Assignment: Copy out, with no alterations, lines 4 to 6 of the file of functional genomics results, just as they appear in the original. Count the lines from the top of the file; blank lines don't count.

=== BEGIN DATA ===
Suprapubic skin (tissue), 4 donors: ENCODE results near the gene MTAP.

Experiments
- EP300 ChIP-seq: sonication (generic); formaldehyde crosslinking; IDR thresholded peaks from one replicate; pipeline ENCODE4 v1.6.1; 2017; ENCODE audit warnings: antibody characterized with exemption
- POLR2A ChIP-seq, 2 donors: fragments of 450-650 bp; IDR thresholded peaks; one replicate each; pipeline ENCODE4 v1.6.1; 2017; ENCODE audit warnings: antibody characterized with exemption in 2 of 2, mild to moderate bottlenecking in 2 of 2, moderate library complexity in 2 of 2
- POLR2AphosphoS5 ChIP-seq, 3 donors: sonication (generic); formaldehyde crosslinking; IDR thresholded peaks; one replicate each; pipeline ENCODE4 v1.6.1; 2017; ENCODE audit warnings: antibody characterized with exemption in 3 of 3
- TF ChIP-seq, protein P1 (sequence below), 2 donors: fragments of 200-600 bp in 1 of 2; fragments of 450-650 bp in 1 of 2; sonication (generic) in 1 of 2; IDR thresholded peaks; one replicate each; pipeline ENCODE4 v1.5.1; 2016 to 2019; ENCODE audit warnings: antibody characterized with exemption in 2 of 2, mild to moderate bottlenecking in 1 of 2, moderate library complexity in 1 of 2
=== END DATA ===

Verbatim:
- POLR2A ChIP-seq, 2 donors: fragments of 450-650 bp; IDR thresholded peaks; one replicate each; pipeline ENCODE4 v1.6.1; 2017; ENCODE audit warnings: antibody characterized with exemption in 2 of 2, mild to moderate bottlenecking in 2 of 2, moderate library complexity in 2 of 2
- POLR2AphosphoS5 ChIP-seq, 3 donors: sonication (generic); formaldehyde crosslinking; IDR thresholded peaks; one replicate each; pipeline ENCODE4 v1.6.1; 2017; ENCODE audit warnings: antibody characterized with exemption in 3 of 3
- TF ChIP-seq, protein P1 (sequence below), 2 donors: fragments of 200-600 bp in 1 of 2; fragments of 450-650 bp in 1 of 2; sonication (generic) in 1 of 2; IDR thresholded peaks; one replicate each; pipeline ENCODE4 v1.5.1; 2016 to 2019; ENCODE audit warnings: antibody characterized with exemption in 2 of 2, mild to moderate bottlenecking in 1 of 2, moderate library complexity in 1 of 2